It is clear to me that his digestion is off balance.  He doesn't have the proper enzymes to breakdown foods in the small intestine (this confirmed by his dissacharidase deficiency on last biopsy), I suspect he has a low mucosa lining to his gut (this shown by his low IgA levels), his inflammation is chronic, and at last scope- patchy.  Improperly digested foods go through his small intestines- where they are attempting to be absorbed but too big and thus causing allergic reactions from his body rejecting it.   The food propels through his small intestine to his large intestine (colon) where his lack of good gut flora leave it unable to breakdown and only feed the dysbiosis, this showed by diaper rashes that look "yeasty" with any ingestion's of sugars.  I need to correct his imbalances or food trials will continue to go as they have -- uncomfortable and uneasy....

Where do I start?   I make a list....

Wednesday, October 13, 2010

Navigating through these murky waters.....

FPIES is a journey.  A journey in very rough waters - and that is on a good day.   Always worrying about crumb ingestion, reactions to foods, trialing new foods, ER plans, specialist appointments, hospital stays, doctors recognizing a little known, but very real, diagnosis (and not blaming you for their nutritional state of labs that are off and growth charts that are mountain ranges), coordinating all this care can be overwhelming.   I am always on the look out for ways to make it less overwhelming, to have any help I can get to navigate these rough and murky waters.   Navigating the journey requires coordination from all team members.  A good captain knows his crew and has the tools to delegate the navigation.   We have been lost in these murky waters of FPIES without a proper crew and insufficient tools.  It is difficult to be at the helm and in the "belly of the boat" at the same time.  And yet, that is where we keep finding ourselves- and stretched too thin.  Or, as Little Man's daddy so eloquently put it...."you can't rescue people from a burning building and put the fire out at the same time, (by yourself)" need to focus your energy at one task at a time; and then refocus to keep things moving.   We are constantly having to shift our focus, when we really want to rescue our son....putting out the fire can should be the doctors part of this illness.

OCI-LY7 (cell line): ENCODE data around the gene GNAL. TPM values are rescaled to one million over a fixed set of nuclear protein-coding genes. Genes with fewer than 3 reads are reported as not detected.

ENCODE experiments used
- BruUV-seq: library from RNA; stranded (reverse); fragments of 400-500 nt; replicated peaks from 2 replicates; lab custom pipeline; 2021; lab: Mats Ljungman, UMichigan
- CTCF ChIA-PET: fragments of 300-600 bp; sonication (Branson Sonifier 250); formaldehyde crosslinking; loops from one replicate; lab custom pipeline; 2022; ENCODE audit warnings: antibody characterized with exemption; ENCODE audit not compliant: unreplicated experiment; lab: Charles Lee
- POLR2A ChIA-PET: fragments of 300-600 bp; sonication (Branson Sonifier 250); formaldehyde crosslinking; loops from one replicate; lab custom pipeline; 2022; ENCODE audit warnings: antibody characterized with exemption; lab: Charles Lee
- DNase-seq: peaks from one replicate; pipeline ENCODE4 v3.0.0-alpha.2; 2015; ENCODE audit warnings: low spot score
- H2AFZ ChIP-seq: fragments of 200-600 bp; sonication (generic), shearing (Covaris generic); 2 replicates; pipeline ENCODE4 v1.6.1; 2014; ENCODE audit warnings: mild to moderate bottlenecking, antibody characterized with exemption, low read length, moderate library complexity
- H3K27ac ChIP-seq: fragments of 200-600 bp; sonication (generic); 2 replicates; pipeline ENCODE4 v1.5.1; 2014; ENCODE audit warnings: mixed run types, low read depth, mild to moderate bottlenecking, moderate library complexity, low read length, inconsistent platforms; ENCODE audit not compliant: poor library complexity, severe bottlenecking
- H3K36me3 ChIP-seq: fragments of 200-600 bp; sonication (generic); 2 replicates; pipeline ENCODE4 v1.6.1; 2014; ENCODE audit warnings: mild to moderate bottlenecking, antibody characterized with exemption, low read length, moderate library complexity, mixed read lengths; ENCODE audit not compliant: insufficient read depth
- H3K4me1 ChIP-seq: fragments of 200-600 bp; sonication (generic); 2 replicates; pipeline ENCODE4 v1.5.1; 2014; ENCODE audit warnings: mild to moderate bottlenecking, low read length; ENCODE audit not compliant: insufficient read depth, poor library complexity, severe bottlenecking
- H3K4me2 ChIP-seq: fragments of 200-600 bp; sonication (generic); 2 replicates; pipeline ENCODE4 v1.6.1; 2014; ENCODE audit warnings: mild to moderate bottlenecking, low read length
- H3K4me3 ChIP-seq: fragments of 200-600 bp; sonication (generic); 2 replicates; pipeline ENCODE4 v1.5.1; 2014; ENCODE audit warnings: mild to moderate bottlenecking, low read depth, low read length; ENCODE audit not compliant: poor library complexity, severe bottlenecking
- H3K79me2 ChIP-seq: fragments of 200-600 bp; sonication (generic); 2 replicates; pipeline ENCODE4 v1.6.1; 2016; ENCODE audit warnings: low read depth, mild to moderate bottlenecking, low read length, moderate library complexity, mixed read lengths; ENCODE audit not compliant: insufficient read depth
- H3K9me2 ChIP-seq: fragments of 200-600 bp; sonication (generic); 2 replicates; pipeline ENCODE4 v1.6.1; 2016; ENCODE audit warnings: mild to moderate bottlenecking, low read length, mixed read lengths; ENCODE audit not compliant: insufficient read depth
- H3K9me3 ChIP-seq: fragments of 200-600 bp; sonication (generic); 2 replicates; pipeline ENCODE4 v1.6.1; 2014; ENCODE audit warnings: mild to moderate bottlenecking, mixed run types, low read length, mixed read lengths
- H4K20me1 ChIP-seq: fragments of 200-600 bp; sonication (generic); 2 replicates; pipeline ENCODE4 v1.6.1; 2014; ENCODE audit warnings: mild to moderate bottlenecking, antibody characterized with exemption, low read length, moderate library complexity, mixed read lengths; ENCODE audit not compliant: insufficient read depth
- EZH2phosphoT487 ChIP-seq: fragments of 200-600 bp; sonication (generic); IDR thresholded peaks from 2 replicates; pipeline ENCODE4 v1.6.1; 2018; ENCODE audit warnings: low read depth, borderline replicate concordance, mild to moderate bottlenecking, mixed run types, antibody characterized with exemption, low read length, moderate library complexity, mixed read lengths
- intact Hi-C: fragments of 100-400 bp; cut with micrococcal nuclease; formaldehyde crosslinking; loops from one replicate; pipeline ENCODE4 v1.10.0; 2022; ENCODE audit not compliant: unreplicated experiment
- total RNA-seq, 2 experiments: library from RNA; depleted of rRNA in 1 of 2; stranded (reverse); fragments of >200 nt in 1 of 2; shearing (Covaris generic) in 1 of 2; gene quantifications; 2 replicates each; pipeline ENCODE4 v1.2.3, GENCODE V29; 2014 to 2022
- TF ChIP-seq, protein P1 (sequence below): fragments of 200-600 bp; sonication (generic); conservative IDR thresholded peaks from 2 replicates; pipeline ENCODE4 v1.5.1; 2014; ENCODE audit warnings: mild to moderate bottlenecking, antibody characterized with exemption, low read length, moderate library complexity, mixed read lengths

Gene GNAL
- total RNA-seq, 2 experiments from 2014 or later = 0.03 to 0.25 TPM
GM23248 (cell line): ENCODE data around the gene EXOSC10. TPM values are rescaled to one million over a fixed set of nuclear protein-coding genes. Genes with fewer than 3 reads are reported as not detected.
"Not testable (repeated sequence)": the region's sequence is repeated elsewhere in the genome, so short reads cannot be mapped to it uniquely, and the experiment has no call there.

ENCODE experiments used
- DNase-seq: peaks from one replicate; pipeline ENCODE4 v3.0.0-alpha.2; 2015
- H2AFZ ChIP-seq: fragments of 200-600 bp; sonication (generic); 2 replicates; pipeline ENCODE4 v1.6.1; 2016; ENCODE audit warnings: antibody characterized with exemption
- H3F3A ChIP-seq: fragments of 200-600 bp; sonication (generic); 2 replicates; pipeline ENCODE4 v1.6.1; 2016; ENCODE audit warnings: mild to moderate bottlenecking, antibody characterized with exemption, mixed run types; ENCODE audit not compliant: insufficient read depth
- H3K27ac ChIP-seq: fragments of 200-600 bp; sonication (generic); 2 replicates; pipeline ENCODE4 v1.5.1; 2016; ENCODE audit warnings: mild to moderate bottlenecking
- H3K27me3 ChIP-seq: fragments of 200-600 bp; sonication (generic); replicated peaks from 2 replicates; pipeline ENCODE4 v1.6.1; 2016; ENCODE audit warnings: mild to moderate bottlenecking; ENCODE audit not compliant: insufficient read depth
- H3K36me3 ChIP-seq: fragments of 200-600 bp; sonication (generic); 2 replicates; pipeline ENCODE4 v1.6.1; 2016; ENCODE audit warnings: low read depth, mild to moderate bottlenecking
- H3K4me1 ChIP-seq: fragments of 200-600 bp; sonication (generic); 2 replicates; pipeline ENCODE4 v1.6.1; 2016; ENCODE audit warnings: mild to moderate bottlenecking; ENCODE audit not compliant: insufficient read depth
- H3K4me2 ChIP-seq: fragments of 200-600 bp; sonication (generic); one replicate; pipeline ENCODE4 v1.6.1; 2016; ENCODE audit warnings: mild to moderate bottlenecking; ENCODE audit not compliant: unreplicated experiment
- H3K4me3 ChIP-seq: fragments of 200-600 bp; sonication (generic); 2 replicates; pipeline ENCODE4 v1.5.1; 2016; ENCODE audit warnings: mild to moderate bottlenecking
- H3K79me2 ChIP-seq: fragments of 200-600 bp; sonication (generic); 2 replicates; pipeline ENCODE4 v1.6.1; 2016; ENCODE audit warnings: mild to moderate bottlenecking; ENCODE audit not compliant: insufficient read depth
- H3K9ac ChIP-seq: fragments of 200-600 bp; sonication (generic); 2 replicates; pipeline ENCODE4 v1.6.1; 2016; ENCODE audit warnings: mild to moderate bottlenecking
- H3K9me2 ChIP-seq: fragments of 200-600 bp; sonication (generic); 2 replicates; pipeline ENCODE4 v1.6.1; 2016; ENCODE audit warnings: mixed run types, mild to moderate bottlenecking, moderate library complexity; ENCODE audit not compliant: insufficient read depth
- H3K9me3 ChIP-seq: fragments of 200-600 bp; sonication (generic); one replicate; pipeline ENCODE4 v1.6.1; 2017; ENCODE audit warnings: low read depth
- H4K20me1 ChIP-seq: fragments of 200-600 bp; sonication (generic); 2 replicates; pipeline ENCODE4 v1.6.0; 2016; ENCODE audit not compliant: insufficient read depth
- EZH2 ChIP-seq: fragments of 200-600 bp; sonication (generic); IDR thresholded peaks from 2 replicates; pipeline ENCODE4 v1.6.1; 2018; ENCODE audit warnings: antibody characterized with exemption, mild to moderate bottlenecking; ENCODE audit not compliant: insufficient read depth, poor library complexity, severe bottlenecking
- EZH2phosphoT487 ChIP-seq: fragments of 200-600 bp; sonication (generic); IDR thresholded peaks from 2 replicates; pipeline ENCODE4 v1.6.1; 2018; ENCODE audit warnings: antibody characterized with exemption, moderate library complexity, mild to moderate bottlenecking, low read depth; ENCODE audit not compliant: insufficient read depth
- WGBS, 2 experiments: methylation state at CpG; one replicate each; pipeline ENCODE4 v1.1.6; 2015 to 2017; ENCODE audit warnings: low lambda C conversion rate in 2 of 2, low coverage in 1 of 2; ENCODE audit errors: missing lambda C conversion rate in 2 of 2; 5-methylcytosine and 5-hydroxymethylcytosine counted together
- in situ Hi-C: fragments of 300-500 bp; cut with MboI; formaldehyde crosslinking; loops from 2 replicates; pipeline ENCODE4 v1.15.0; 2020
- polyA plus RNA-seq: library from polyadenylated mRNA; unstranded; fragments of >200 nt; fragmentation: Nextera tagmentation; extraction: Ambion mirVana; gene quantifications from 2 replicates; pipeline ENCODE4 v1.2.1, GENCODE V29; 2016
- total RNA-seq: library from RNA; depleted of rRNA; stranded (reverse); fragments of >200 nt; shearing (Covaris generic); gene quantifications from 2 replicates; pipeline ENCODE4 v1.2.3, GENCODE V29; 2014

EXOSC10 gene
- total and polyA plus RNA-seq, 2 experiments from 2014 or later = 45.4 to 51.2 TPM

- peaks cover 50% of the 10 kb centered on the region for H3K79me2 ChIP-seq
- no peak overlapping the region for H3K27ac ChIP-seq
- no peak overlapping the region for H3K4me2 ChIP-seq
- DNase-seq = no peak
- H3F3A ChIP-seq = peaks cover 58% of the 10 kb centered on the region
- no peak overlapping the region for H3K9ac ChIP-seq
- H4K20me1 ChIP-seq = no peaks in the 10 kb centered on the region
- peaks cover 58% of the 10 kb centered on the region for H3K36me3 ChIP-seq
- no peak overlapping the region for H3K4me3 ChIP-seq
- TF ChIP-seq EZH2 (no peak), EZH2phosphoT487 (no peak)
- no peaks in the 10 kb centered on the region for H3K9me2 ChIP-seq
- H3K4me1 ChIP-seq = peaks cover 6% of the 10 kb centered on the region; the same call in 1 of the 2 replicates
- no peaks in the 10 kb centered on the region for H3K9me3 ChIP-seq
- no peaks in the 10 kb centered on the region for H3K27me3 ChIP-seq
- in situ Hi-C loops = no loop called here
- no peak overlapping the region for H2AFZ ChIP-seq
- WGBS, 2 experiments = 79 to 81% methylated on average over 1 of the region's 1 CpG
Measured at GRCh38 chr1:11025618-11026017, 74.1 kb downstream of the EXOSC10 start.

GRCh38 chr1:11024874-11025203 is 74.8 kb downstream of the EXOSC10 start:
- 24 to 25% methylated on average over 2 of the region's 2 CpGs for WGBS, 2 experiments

Navigating murky waters with the diagnosis and knowing what next steps to take, with the coordinated care team, and now with food trials.    We are on day 5 of plums but Little Man isn't feeling well.   Day 1 went well, he liked them and he ate them himself; there were a few small concerning symptoms but nothing that we could pinpoint just yet.  We have to keep pressing on until it becomes more clear.  Day 2 was a break day (I was at work-unable to monitor possible build symptoms).  Day 3 was on track and he did well, again with a few questionable symptoms that we are watching.   Day 4 was uneventful...until he got a crumb.  We took a day off, he had the all-too-familiar rotten egg (sulfur) smelling "reaction diaper" with a low - grade fever but he slept a good nights sleep (through the night), and no vomiting.   Today, offered the plums and he didn't want them.   Are we still spiraling from the crumb?  Or is it the plums?   I managed a swipe along his lips this morning, but was not going to fight him....he has enough negative associations with food already, he doesn't need to be forced to eat (and we've already tried this with terrible results in the past, in our desperation to get him to take/tolerate foods, not knowing or understanding what was really going on inside his little body).  He has already shown me he can tolerate textures, and he can feed himself with a spoon.  We will let him guide his eating patterns as we have let him guide so much of this journey.   I don't think he cares for a "breakfast" meal, he seems to do better with a noon-meal.  I put away the bowl and decided to try again later.   Within 30min or so, his screaming began....high agitation settled by little- not even a ride in the car to take his brothers to school was going to calm him down!   We got home and I gave him some of his compounded ibuprofen and his morning iron dose, and just held him for a while - clearly he isn't feeling good.   Once he noticed his daddy home (day off work), he went to him for a comforting snuggle where he fell asleep.  Again, another "off" thing- we've been fighting him the past few days to take a nap at naptime and now he falls asleep at 9am in the morning!  He slept for almost 3hrs, stayed clingy, fussy and not drinking very well all day.   The diaper he had this afternoon was suspicious but still not sure what it, and these symptoms are telling us. 

Navigating these murky waters.  Sure would be nice to have a map....

Tuesday, October 12, 2010

Thank you Walgreens!